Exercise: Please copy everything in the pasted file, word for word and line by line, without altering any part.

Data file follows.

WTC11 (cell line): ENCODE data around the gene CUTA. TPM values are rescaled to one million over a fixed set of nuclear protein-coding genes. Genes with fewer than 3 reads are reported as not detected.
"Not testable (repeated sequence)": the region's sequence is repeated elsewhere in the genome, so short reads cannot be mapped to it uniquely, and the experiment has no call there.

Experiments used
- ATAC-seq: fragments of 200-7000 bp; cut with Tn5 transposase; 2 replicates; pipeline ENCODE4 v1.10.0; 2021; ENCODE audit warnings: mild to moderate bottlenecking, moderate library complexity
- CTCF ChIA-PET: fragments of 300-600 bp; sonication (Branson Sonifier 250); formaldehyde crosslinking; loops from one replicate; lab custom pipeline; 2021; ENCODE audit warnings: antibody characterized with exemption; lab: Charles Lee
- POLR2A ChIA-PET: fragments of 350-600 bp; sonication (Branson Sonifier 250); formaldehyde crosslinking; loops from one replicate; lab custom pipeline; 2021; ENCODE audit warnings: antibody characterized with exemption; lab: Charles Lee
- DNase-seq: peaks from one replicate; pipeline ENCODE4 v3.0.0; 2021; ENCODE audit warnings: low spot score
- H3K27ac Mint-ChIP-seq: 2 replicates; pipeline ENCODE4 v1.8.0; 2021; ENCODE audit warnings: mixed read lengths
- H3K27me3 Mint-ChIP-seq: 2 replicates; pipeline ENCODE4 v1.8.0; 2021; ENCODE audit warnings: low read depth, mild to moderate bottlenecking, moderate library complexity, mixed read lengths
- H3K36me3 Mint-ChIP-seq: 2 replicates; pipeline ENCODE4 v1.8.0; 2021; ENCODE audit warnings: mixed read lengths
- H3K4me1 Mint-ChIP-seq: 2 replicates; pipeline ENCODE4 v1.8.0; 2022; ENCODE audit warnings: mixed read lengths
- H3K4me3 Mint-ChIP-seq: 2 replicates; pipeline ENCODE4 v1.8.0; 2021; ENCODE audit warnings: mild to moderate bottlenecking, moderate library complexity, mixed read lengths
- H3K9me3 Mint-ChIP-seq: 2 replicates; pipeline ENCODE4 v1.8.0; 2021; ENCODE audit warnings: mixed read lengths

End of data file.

WTC11 (cell line): ENCODE data around the gene CUTA. TPM values are rescaled to one million over a fixed set of nuclear protein-coding genes. Genes with fewer than 3 reads are reported as not detected.
"Not testable (repeated sequence)": the region's sequence is repeated elsewhere in the genome, so short reads cannot be mapped to it uniquely, and the experiment has no call there.

Experiments used
- ATAC-seq: fragments of 200-7000 bp; cut with Tn5 transposase; 2 replicates; pipeline ENCODE4 v1.10.0; 2021; ENCODE audit warnings: mild to moderate bottlenecking, moderate library complexity
- CTCF ChIA-PET: fragments of 300-600 bp; sonication (Branson Sonifier 250); formaldehyde crosslinking; loops from one replicate; lab custom pipeline; 2021; ENCODE audit warnings: antibody characterized with exemption; lab: Charles Lee
- POLR2A ChIA-PET: fragments of 350-600 bp; sonication (Branson Sonifier 250); formaldehyde crosslinking; loops from one replicate; lab custom pipeline; 2021; ENCODE audit warnings: antibody characterized with exemption; lab: Charles Lee
- DNase-seq: peaks from one replicate; pipeline ENCODE4 v3.0.0; 2021; ENCODE audit warnings: low spot score
- H3K27ac Mint-ChIP-seq: 2 replicates; pipeline ENCODE4 v1.8.0; 2021; ENCODE audit warnings: mixed read lengths
- H3K27me3 Mint-ChIP-seq: 2 replicates; pipeline ENCODE4 v1.8.0; 2021; ENCODE audit warnings: low read depth, mild to moderate bottlenecking, moderate library complexity, mixed read lengths
- H3K36me3 Mint-ChIP-seq: 2 replicates; pipeline ENCODE4 v1.8.0; 2021; ENCODE audit warnings: mixed read lengths
- H3K4me1 Mint-ChIP-seq: 2 replicates; pipeline ENCODE4 v1.8.0; 2022; ENCODE audit warnings: mixed read lengths
- H3K4me3 Mint-ChIP-seq: 2 replicates; pipeline ENCODE4 v1.8.0; 2021; ENCODE audit warnings: mild to moderate bottlenecking, moderate library complexity, mixed read lengths
- H3K9me3 Mint-ChIP-seq: 2 replicates; pipeline ENCODE4 v1.8.0; 2021; ENCODE audit warnings: mixed read lengths